Our minds can do all sorts of strange things to protect us when we’re in tough situations.  One of the more disturbing is dissociation. It’s when the brain effectively goes offline – usually in the face of trauma.

Trauma, in the real sense of the word, refers to experiences which are so unbearable that they overwhelm the mind’s usual defences. So dissociation is a defence of last resort.  The mind decides that the situation simply isn’t happening.  Dissociation involves switching off from one’s thoughts, feelings, memories or sense of identity.  It includes conditions like dissociative amnesia, dissociative fugue, depersonalization, derealization and dissociative identity disorder.

Although exposure to disasters, wars, terrorist attacks and the like can trigger dissociation, I’m thinking here more of prolonged exposure to childhood trauma such as might arise from severe  emotional, physical or sexual abuse.

Dissociative amnesia

In dissociative amnesia we’re not talking about normal forgetfulness as in where you left your coffee cup.  We’re talking about amnesia that significantly impacts on life.  A person may perhaps forget important personal information, often of a traumatic or distressing kind, in a way that’s too extensive just to be put down to everyday forgetfulness.

Dissociative fugue

Dissociative fugue is a rare sub-category of dissociative amnesia.  In pronounced form, a person may forget their own identity or take on a new one.  They’ll often undertake some unexpected travel – perhaps far from home and may adopt a new name and address and even engage in complex personal interactions – sometimes while appearing to behave completely normally.

Depersonalization and derealization

Depersonalization and derealization are states of altered self-awareness where there’s a sense of being detached from oneself or one’s surroundings or both.  Exhaustion, medication and recreational drugs can all create similar feelings but if the feelings recur regularly and interfere with life, then psychological factors may be at work.

In depersonalization, a person may feel separated from their own being, as if they have no self.  They may also feel detached from feelings and thoughts as well as from parts of their bodies or from sensations such as hunger or sex-drive.   A sense of agency may also diminish so that the person feels robotic or not fully in control of their words or movements.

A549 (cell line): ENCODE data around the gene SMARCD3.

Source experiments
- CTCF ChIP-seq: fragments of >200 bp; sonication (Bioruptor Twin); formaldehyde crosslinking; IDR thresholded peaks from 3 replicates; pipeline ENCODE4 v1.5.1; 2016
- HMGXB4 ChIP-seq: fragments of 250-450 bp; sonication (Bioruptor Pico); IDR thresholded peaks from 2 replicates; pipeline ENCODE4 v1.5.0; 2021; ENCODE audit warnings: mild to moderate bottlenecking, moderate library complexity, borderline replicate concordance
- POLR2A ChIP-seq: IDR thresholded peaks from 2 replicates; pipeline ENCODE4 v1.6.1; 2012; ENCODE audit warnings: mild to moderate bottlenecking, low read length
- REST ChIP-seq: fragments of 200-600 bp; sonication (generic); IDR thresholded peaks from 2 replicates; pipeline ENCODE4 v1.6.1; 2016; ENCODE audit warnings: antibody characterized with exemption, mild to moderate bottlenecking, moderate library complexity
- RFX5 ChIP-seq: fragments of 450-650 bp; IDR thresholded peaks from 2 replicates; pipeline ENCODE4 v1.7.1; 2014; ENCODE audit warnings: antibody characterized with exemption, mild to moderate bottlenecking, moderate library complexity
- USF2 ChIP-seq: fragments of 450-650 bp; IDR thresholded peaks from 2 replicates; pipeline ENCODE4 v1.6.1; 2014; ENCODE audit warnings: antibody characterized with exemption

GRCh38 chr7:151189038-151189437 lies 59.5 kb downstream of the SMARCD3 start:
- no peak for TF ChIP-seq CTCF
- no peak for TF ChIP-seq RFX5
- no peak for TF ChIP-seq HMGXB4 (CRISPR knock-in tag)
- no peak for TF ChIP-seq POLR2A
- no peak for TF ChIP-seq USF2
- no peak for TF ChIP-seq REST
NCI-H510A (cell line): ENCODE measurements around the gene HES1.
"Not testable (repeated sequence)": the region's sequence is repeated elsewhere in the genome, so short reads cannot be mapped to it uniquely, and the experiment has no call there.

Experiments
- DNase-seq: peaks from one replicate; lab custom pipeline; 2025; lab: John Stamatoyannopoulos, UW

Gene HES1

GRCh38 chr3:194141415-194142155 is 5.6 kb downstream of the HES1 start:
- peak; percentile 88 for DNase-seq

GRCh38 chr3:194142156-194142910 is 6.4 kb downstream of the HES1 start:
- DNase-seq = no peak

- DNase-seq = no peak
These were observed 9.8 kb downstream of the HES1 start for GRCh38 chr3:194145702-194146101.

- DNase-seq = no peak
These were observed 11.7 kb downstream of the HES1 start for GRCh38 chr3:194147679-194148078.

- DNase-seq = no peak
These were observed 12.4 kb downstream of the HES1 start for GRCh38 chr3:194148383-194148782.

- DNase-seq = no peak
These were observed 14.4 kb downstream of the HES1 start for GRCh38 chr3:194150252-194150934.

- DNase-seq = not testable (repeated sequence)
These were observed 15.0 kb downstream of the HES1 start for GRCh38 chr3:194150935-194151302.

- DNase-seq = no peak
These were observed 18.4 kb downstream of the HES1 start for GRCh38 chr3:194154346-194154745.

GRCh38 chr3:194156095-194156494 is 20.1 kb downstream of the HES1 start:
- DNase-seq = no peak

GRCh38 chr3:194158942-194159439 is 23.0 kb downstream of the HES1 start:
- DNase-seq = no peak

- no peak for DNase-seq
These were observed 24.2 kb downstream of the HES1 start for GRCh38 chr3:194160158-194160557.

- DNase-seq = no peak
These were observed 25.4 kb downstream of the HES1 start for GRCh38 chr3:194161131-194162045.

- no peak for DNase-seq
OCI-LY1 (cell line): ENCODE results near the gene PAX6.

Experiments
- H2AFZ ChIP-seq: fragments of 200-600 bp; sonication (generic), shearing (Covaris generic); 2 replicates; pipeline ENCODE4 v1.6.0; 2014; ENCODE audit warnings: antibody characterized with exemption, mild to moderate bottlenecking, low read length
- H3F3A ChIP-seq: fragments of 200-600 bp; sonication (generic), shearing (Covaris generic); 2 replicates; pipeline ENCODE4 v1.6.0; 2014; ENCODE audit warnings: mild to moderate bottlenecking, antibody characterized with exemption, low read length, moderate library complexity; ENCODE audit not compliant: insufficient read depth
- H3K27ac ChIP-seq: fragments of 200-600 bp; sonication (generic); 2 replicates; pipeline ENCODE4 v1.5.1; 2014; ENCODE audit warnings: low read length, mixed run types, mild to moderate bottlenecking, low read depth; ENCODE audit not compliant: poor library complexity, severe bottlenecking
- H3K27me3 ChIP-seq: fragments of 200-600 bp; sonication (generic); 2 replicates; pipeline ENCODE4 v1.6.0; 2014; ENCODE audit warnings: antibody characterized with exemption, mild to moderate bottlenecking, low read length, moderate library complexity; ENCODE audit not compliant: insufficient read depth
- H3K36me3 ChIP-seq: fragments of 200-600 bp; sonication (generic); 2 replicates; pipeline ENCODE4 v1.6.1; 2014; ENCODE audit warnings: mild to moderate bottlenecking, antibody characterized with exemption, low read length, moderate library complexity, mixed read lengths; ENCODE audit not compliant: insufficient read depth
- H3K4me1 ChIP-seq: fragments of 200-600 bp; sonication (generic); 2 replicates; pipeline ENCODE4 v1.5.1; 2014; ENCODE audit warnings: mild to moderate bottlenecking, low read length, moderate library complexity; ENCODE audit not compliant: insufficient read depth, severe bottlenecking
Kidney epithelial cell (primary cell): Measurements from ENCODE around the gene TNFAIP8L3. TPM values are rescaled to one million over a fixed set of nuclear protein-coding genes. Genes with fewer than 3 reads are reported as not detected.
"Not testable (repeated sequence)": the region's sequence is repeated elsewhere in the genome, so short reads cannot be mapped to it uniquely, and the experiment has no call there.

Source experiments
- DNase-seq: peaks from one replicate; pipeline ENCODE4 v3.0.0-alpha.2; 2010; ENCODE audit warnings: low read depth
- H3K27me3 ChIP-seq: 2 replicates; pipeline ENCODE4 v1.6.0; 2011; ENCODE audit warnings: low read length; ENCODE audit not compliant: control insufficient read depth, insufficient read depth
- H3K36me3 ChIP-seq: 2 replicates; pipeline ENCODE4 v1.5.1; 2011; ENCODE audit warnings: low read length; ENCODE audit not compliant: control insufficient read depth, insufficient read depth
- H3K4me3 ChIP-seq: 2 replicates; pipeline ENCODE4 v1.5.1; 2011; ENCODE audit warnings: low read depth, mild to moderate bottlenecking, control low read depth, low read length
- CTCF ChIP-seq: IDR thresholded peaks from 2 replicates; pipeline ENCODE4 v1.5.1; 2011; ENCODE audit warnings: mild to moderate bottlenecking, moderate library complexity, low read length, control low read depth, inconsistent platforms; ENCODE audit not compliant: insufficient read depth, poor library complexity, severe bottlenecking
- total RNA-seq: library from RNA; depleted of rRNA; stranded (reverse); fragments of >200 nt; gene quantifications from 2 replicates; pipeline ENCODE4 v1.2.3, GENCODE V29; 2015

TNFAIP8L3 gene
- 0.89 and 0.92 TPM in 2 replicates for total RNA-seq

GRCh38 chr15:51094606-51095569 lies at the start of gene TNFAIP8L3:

Derealization is a distressing feeling of (sometimes dreamlike) detachment from the surrounding world which may seem to be perceived through a glass wall or on a computer screen.  Visual and auditory distortions may occur with objects appearing the wrong colour or size, sounds being either too loud or too quiet and alterations happening to two or three-dimensionality.  Time too may seem to speed up or slow down.

Dissociative identity disorder

In Dissociative identity disorder (DID), two or more distinct identities or personalities alternately take control of an individual who also exhibits severe memory loss.  Not surprisingly perhaps, alongside these symptoms there’s a discontinuity in the sense of self, emotions, behaviour, perception, consciousness and thinking.

Previously known as multiple personality disorder, the new name is better than the old one because we now know that the process going on in a person suffering from DID involves a fragmentation of their (single) identity not a proliferation of separate ones.

The pros and cons of dissociation

If a person (often a child) is the victim of unrelenting anguish, terror, pain or horror, it’s only too easy to understand why they’ll cut off these emotions.  It enables them to get outside the situation.  But there’s a big downside.

Dissociation tends to be triggered automatically in circumstances which are not the original circumstances and which are far less threatening – circumstances which call for a considerably milder response, a response which takes much less of a toll on the person themselves.

Not only may the individual be confused at the onset of a dissociative episode but so may those around them if they’re suddenly confronted by someone undergoing memory loss or the assumption of an alternate personality.

Psychotherapy may be helpful in treating dissociation but sometimes just the fact of a person knowing what’s happening to them can allay some of their fears.